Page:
Kohlrabi {Brassica oleracea, Gongylodes group}: 'Kolibri' Hybrid 3.00 lb 1.80 0.50 2 5.40 1.8
Leeks {Allium ampeloprasum, Porrum group; or Allium porrum}:
 (1) 'Bleu de Solaise' (2) 'Tadorna'
15.98 lb 3.00 0.62 3 47.95 5.6
Leeks {Allium ampeloprasum, Porrum group; or Allium porrum}: 'Lancelot' 11.00 lb 2.99 0.68 2 32.89 4.1
Lettuce (Lactuca sativa Quercifolia Group): 'Radichetta' 2.28 lb 4.80 0.91 4 10.95 17.5
Lettuce, Spring/Fall Mixed {Lactuca sativa}: 8 cultivars 42.80 lb 8.40 1.53 5 359.59 64.7
Lettuce, Summer Mixed {Lactuca sativa}: 7 cultivars 32.04 lb 1.99 2.67 4 63.77 21.3
Lettuce, Winter Mixed {Lactuca sativa}: 4 cultivars 10.48 lb 4.00 1.16 3 41.93 14.0
Onion, Bulb {Allium cepa L.}: (1) 'Copra' yellow (2) Ruby Red 79.54 lb 1.99 2.10 5 158.28 21.0
Onion, Bulb Cipollini {Allium cepa}: Borettana/Borrettana Cipollini 4.96 lb 6.00 0.82 5 29.81 24.8
Onion, Bunching {Allium fistulosum}: 'Evergreen White Bunching' 145.50 oz 0.08 22.98 5 11.64 9.2
Parsley {Petroselinum crispum}: 'Krausa' 16.50 oz 0.22 4.12 5 3.63 4.5
Parsnips {Pastinaca sativa}: 'Harris Model' 2.00 lb 3.60 0.50 4 7.20 7.2
Peas, Edible Pod {Pisum sativum var. macrocarpon}: 'Super Sugar Snap' 2.85 lb 6.99 0.51 5 19.98 17.9
Peas, English {Pisum sativum}: 'Waverex' 3.43 lb 3.60 0.55 3 12.37 5.9
Peas, Snow {Pisum sativum var. macrocarpon}: (1) 'Oregon Sugar Pod II' (2) 'Oregon Giant' 15.50 lb 6.99 0.91 5 108.34 31.9
Pepper, Bell {Capsicum annuum var annuum }: 'NorthStar' 7.72 lb 6.99 0.61 4 54.01 17.3
Pepper, Jalapeño/Jalapeno {Capsicum annuum var annuum 'Jalapeno'}: 'Jalapa' 5.41 lb 6.99 0.90 5 37.86 31.6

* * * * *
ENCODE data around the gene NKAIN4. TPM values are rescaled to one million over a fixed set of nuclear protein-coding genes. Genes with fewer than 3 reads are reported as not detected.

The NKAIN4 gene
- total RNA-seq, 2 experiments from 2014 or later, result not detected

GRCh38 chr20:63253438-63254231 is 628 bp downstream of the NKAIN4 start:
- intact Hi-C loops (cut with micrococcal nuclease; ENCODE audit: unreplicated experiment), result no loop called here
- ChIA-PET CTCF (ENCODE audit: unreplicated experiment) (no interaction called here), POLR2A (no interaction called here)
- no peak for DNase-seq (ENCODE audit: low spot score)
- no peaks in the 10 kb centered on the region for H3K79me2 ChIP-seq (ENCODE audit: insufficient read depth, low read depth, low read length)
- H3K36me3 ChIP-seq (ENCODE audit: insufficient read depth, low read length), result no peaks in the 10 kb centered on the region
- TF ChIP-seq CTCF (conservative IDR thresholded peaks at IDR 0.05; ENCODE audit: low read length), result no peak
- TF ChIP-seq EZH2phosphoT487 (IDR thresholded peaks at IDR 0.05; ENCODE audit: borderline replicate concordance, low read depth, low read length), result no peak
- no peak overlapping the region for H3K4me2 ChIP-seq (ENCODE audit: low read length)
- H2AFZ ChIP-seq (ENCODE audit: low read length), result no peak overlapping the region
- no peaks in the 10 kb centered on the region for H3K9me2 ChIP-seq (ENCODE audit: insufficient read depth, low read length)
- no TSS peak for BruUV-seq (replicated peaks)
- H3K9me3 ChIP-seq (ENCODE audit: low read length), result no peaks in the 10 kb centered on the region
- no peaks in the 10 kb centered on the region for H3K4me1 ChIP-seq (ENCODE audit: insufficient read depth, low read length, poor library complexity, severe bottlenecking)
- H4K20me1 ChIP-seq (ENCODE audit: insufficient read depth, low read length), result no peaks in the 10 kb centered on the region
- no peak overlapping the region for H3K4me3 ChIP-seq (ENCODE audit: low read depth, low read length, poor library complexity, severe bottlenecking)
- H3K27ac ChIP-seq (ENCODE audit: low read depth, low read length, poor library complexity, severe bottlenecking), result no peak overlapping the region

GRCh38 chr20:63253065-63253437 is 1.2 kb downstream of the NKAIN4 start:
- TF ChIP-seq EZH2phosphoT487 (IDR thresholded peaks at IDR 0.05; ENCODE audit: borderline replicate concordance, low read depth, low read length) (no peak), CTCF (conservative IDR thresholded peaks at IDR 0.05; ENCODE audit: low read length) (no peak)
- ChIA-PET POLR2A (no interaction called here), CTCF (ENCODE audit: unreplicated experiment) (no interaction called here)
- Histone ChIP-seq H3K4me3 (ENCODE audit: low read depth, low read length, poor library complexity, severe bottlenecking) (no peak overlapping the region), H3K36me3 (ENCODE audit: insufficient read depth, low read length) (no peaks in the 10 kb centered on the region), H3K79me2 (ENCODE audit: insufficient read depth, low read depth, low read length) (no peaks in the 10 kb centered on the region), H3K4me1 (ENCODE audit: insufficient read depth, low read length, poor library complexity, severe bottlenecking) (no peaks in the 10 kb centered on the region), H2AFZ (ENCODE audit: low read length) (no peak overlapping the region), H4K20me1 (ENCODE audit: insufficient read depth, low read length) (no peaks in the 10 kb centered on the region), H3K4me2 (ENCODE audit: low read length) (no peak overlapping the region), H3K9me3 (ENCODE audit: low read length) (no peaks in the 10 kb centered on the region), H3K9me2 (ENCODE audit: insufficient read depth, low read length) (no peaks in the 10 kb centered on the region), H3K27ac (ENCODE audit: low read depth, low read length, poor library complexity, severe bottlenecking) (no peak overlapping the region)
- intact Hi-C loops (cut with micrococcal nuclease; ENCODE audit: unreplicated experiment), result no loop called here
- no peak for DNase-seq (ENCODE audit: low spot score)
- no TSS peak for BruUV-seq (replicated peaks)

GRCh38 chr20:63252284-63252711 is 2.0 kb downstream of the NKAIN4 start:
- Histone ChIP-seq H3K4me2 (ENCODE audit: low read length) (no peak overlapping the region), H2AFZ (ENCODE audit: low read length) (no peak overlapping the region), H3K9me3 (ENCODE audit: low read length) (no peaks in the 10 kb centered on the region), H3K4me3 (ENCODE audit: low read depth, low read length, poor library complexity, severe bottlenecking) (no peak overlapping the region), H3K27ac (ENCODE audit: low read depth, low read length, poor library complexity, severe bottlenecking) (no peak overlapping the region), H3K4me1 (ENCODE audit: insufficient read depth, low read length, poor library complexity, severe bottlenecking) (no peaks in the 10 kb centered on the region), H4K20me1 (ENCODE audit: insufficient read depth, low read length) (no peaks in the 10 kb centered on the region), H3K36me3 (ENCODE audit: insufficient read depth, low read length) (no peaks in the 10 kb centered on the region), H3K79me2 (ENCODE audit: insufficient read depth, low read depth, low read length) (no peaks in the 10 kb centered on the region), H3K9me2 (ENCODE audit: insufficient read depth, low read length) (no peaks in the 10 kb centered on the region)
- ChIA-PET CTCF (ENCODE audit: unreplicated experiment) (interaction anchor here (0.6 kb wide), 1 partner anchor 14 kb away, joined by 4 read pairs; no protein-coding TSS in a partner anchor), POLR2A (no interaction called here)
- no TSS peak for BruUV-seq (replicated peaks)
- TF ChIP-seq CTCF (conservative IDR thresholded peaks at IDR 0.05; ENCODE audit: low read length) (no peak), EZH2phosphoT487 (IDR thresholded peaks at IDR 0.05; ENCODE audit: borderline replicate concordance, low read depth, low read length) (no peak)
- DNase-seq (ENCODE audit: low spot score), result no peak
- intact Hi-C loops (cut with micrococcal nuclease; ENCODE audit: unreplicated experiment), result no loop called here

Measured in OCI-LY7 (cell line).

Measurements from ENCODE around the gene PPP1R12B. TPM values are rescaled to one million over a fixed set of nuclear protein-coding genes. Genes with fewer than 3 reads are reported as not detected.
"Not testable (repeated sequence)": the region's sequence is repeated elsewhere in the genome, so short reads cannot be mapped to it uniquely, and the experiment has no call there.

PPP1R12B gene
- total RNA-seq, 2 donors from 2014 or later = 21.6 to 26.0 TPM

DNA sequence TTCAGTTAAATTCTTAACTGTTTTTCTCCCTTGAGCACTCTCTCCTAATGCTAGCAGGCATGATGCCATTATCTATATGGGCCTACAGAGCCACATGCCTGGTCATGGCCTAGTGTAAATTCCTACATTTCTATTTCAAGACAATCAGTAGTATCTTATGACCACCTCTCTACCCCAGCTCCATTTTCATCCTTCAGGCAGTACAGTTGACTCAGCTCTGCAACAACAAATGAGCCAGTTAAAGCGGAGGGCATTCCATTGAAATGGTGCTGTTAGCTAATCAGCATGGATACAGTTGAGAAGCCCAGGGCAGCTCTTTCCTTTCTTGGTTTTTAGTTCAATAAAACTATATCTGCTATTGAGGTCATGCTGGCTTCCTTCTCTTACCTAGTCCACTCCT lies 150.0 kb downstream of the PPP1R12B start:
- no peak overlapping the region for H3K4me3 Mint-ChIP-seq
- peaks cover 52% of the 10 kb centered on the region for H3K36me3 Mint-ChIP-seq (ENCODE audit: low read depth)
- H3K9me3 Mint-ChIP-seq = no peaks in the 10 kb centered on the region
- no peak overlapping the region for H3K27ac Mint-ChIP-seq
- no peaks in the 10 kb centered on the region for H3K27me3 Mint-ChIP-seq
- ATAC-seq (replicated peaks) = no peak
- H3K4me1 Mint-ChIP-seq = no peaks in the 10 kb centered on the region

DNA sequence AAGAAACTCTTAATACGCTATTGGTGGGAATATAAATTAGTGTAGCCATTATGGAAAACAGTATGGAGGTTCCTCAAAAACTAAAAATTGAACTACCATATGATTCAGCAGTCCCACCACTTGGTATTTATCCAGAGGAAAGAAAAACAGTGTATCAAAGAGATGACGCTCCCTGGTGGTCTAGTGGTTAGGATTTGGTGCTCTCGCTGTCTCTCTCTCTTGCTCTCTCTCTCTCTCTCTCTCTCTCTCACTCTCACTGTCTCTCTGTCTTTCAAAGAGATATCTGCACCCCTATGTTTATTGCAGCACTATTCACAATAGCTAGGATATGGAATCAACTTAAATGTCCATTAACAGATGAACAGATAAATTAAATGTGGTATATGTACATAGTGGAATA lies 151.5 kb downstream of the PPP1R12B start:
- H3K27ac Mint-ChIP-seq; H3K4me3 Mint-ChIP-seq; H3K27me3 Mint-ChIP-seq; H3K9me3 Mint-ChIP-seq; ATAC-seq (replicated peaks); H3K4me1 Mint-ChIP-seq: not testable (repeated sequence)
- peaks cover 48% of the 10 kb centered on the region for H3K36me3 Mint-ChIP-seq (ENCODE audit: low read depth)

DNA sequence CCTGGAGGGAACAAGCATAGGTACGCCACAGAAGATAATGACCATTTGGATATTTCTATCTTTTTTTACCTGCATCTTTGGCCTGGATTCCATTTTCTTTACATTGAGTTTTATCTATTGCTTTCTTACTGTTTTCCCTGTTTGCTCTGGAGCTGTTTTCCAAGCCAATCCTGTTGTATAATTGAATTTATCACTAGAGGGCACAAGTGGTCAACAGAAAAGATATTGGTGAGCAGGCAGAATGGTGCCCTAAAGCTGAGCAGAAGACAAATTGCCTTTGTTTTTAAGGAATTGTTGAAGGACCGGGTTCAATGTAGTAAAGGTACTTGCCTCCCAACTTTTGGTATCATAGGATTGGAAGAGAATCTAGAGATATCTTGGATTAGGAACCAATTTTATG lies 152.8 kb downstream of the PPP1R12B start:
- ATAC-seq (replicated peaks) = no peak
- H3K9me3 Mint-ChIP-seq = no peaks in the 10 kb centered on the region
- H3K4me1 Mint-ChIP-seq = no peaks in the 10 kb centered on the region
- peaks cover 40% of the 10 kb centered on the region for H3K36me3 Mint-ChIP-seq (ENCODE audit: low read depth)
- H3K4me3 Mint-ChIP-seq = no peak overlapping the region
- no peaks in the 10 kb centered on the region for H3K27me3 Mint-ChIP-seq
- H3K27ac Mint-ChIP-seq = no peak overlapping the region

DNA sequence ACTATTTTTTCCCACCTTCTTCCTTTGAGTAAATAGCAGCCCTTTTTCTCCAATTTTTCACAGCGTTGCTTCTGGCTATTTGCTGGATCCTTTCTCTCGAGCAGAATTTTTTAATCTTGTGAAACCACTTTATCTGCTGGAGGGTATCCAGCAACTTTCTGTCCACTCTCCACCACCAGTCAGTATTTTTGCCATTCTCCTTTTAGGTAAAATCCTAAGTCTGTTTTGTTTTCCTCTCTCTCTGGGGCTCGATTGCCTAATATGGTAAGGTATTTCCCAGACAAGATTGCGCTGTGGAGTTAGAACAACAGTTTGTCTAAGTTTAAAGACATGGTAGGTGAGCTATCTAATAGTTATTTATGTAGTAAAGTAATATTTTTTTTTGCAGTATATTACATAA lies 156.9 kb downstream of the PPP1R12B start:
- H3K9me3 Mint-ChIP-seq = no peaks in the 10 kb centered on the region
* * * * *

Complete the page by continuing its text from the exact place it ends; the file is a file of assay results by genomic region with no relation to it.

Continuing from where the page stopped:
Pepper, Misc. {Capsicum annuum}: (1) 'Antohi Romanian' sweet pimento
 (2) 'Numex Joe E Parker' Anaheim chile
18.87 lb 6.99 0.82 4 131.90 23.0
Potato {Solanum tuberosum}: (1) 'Red Cloud' (2) 'Yellow Finn'
 (3) 'Yukon Gold' (4) 'Russian Banana'
84.87 lb 2.34 1.47 4 198.59 13.8
Pumpkin {Cucurbita pepo}: 'Howden' 55.44 lb 1.20 6.16 1 66.52 7.4
Radish, Red {Raphanus sativus}: (1) 'Cherry Belle'
 (2) 'French Breakfast' (3) 'Round Black Spanish'
4.98 lb 1.99 1.66 4 9.91 13.2
Radish, White {Raphanus sativus; Daikon}: (1) 'Icicle' 12.22 lb 1.99 2.03 4 24.31 16.2
Rhubarb {Rheum rhabarbarum, R. rhaponticum and others} 7.06 lb 3.99 1.28 2 28.17 10.2
Rutabaga {Brassica napus or napobrassica}: 'Marian' 3.72 lb 2.99 0.46 3 11.12 4.2
Spinach, Spring/Fall {Spinacia oleracea}: (1) 'Bloomsdale Savoy'
 (2) 'Olympia' (3) 'Tyee' Hybrid
59.58 lb 2.40 0.87 5 142.99 10.5
Spinach, Spring/Fall {Spinacia oleracea}: (1) Leafy Shield Hybrid (2) 'Space' F1
 (3) Giant Winter Semi-Savoy Fall
1.19 lb 2.40 0.07 5 2.85 0.8
Squash, Summer, Patty Pan {Cucurbita pepo}: 'Sunburst' (F1) 49.64 lb 2.99 3.98 5 148.44 59.6
Squash, Summer, Yellow {Cucurbita moschata}: 'Yellow Crookneck' 11.64 lb 2.99 0.90 5 34.83 13.6
Squash, Summer, Zucchini {Cucurbita pepo L.}: 'Italiano largo' hybrid 22.49 lb 2.99 5.25 4 67.26 62.9
Squash, Summer, Zucchini {Cucurbita pepo L.}: 'Jackpot' 11.81 lb 2.99 2.76 4 35.33 33.0
Squash, Winter, Acorn {Cucurbita pepo}: (1) 'Table King' (2) 'Table Ace' 9.96 lb 1.99 0.55 5 19.82 5.5
Squash, Winter, Buttercup {Cucurbita maxima; Buttercup/Kabocha type}: 'Gold Nugget' 8.62 lb 2.40 2.87 3 20.68 20.7
Squash, Winter, Butternut {Cucurbita moschata}: (1) 'Waltham' (2) 'Early Butternut' 6.48 lb 2.40 1.59 5 15.55 19.1